There are several ways to measure potential economic output. Do different measures lead to different central bank policy decisions? How about data revisions? As it turns out, different measurements of potential output yield only slightly different conclusions about the output gap. Policy is likely to have unfolded just as it did regardless of the measurement choice.
As the central bank of the United States, the Federal Reserve operates under a dual mandate to stabilize long-term inflation and maintain maximum sustainable employment. The Federal Reserve achieves these goals through monetary policy tools aimed at stabilizing both unemployment and inflation throughout the various stages of the business cycle. This action is referred to as stabilization policy.
One of the goals of stabilization policy is to reduce the output gap—the difference between potential and actual output during downturns. Potential output, however, is an unobserved variable whose definition can vary. In fact, decades of academic research have failed to converge on a single measure of potential output. For example, some view potential output as the level of output that can be produced when employment is at its maximum sustainable level. Others use trend measures of output to measure potential. In a recently published Review Early Edition article, Guisinger, Owyang, and Shell (2018) survey some of these measures, constructing potential output series using both current time series data (all of the data available through June 2017) and real-time data (the actual data that would have been available at different points in the sample). Real-time data are important for this type of comparison because most economic variables are heavily revised, and using real-time data allows the authors to see whether different measurement methods would have led to different policy decisions given the information known then.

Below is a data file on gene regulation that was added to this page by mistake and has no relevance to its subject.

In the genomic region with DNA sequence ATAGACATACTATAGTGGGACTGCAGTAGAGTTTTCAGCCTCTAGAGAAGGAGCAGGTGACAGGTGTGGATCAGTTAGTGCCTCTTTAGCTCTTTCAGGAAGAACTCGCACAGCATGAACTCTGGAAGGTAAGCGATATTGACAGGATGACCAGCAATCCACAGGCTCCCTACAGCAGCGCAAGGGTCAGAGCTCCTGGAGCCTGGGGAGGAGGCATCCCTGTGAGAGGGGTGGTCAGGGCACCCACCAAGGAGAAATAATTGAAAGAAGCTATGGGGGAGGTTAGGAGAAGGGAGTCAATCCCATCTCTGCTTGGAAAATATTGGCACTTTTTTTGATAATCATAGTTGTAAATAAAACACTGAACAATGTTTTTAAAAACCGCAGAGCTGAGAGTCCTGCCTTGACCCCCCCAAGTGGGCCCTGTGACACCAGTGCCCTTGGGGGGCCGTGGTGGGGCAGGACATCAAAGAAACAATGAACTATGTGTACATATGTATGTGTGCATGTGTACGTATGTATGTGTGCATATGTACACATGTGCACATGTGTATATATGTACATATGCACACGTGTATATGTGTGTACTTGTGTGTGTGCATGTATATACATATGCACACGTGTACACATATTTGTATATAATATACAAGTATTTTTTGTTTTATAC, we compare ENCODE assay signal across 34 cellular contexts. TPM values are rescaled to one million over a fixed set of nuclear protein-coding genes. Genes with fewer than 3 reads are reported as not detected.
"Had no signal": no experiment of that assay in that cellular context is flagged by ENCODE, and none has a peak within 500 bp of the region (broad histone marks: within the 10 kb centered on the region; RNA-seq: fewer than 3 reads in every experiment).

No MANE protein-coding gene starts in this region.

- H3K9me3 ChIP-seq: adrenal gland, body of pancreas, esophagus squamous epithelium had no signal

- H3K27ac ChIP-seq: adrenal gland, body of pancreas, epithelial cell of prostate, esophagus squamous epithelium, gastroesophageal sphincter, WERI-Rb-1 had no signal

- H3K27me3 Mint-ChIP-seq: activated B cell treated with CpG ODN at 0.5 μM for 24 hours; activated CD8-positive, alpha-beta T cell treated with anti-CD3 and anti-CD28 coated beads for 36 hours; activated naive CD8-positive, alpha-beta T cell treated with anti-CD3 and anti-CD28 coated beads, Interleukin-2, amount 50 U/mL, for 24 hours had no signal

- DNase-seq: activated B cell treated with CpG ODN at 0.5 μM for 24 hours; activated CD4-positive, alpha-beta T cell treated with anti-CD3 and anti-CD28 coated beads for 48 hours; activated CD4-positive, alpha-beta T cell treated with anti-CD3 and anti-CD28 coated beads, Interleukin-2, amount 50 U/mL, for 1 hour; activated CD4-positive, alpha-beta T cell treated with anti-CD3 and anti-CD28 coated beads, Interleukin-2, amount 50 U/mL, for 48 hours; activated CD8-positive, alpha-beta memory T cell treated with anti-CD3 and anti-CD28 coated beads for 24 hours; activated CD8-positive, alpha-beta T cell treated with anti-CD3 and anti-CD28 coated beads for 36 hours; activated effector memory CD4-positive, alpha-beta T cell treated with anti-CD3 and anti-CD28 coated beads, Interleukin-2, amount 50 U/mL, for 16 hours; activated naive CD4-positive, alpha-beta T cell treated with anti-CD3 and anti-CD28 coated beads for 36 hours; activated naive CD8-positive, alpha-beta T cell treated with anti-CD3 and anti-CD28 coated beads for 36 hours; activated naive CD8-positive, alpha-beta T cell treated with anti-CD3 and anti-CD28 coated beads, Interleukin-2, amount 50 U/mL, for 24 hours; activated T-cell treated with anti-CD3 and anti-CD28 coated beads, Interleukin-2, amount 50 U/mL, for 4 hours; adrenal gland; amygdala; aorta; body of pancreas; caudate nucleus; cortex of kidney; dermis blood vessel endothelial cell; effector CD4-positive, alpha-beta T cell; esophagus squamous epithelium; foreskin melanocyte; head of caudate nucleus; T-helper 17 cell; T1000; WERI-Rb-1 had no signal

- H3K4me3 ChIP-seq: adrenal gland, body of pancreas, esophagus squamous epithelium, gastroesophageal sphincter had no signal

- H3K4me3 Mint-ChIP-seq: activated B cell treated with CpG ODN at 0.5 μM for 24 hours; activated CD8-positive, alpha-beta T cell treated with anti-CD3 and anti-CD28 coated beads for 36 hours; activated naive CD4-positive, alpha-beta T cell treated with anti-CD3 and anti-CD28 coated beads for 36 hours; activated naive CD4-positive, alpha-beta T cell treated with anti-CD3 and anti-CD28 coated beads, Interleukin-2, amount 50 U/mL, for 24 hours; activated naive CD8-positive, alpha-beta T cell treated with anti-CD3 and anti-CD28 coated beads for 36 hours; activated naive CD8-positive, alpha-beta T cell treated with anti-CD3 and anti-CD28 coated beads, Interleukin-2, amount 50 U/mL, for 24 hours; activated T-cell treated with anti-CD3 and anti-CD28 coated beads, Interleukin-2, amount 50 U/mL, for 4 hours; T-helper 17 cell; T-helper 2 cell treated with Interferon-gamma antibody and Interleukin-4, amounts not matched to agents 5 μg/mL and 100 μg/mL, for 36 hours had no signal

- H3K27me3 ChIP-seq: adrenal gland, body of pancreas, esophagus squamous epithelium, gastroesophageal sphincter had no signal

The authors construct six different measures of potential output: a linear trend, a quadratic trend, the Congressional Budget Office (CBO) measure, and three filtered trends. They then compare these measures across methods and across time. They also use the measures to compute the monetary policy prescription in a standard interest rate rule (see figure) and find very little difference across methods. Ultimately, the authors find that even though different measures of potential output yield different output gaps, the differences between these measures have little impact on policy prescriptions, meaning central bank stabilization policy is likely robust to changes in estimation methodology for potential output.